When, in the mid-’70s, that tactic once again threatened to bring the Senate to a standstill, Robert Byrd, the West Virginia Democrat who was the majority whip, invented a dual-track system. This change in practice allowed the majority leader — with the unanimous consent of the Senate or the approval of the minority leader — to set aside whatever was being debated on the Senate floor and move immediately to another item on the agenda.
The result of tracking? No more marathon debate sessions that shut down the Senate. While one bill is being “filibustered,” business can continue on others.
Today a “filibuster” consists of merely telling the leadership that 41 senators won’t vote for a bill. Worse, any single senator can put a “hold” on anything, indefinitely, for any reason. Not only has it become easier to “filibuster,” but tracking means there are far fewer consequences when the minority party or even one willful member of Congress does so, because the Senate can carry on with other things.
Because dual-tracking is a Senate practice, not a formal rule, the majority leader, Harry Reid, could end tracking at any time. By doing so, the Democrats would transform the filibuster and recover their opportunity to govern effectively.
To pull this off, the Democrats need to take three steps: First, they should announce the order in which they will take up their legislative agenda. Next, they should declare that they will no longer be using dual tracking, so that the Senate will hear just one issue at a time. Finally, Democrats should require those who want to filibuster legislation or appointments to actually do so, by holding the floor, talking the issue to death and bringing everything to a halt.
The new-school filibuster would preserve minority rights in the Senate, while imposing significant costs on obstructionist members, changing the calculus that causes today’s logjam. Stuck on the Senate floor, filibustering senators couldn’t meet with lobbyists or attend campaign fund-raising events; they couldn’t do much of anything, really, until their filibuster ended.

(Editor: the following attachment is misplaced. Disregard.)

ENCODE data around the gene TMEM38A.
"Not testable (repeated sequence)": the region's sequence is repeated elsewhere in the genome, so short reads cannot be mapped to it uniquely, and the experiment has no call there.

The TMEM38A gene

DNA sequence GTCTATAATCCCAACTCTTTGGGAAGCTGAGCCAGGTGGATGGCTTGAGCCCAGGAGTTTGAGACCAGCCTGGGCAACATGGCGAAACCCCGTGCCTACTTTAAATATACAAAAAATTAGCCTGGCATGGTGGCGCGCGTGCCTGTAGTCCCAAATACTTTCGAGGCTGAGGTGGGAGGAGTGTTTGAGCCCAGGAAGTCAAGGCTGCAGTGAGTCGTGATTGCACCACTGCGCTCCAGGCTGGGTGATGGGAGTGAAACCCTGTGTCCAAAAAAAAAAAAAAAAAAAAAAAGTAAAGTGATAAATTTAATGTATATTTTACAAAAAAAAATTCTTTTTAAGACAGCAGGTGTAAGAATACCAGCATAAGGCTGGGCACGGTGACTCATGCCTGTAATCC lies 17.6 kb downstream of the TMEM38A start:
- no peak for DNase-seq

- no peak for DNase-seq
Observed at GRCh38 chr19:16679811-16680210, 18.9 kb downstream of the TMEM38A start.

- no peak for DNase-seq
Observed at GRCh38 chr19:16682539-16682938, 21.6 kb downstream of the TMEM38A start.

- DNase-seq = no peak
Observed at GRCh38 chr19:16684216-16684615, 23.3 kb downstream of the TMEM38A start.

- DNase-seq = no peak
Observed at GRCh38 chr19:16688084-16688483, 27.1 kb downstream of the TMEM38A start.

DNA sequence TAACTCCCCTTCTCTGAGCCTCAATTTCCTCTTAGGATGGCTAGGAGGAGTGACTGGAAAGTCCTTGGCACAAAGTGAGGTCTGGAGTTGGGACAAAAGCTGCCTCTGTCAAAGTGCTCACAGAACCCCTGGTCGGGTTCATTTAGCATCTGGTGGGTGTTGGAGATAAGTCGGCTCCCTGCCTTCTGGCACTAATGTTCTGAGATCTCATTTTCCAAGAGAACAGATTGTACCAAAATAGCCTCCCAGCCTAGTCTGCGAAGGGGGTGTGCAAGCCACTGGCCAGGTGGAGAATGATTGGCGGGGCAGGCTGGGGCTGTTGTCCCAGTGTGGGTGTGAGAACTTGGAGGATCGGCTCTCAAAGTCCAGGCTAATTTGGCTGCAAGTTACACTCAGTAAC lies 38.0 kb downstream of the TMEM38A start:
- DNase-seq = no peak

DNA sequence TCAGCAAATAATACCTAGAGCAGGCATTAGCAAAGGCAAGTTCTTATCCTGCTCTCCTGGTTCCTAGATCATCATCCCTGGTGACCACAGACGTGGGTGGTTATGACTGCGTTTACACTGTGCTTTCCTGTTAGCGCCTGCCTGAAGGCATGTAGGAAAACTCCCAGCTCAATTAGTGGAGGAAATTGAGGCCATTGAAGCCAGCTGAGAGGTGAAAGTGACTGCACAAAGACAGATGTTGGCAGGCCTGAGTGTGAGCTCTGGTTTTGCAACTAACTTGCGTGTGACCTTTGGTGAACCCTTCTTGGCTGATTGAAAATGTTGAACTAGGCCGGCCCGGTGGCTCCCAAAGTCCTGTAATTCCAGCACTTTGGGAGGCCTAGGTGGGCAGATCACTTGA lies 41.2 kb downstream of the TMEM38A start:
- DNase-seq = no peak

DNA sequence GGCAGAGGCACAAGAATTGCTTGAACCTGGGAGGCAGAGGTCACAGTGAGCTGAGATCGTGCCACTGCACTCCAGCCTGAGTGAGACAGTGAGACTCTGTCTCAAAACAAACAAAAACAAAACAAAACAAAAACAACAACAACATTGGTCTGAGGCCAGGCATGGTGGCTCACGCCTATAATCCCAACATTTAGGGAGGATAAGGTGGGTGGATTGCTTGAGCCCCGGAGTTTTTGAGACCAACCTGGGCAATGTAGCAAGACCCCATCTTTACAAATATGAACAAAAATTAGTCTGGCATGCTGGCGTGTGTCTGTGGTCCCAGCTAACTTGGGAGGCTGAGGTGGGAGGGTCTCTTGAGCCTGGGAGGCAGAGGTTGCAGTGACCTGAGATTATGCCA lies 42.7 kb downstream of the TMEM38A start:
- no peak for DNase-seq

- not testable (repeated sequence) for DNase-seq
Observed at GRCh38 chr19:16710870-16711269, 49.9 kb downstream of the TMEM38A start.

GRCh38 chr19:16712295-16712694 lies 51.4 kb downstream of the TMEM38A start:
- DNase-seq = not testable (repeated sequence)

Getting rid of dual-tracking would require the minority to make careful choices about what to obstruct, and when to obstruct it.
After all, filibusters historically broke when public opinion went against the Senate minority. If the Democratic leadership eliminated the dual-track system, serial, single-issue filibusters would give us an opportunity to see where the country actually stands on issues like health care reform and financial regulation — and where the Senate should stand.
By consistently blocking legislation, Republican have made great political gains over the last year. But in a Senate without dual-tracking, Democrats would be able to simply and repeatedly remind the American people that after endless debate there always comes time for a vote. Win or lose, that is how things work in a democracy.
10 March 2010
Want To Fix Filibusters? End Dual-Tracking And Make Senators Sleep On Cots
I had read before about how the reforms of the filibuster in 1970s, by allowing a "dual track" for legislation, has actually made the filibuster worse. The solution is to return to the more traditional, and actual filibuster, instead of the modern, virtual one.
The return of the filibuster as traditionally practiced would still preserve the rights of the minority, while limiting it to few, more important issues, by requiring the Senators to actually take the floor and talk.
I can't remember where I read the first article, but here is another one that says nearly the same thing.
NY Times: A One-Track Senate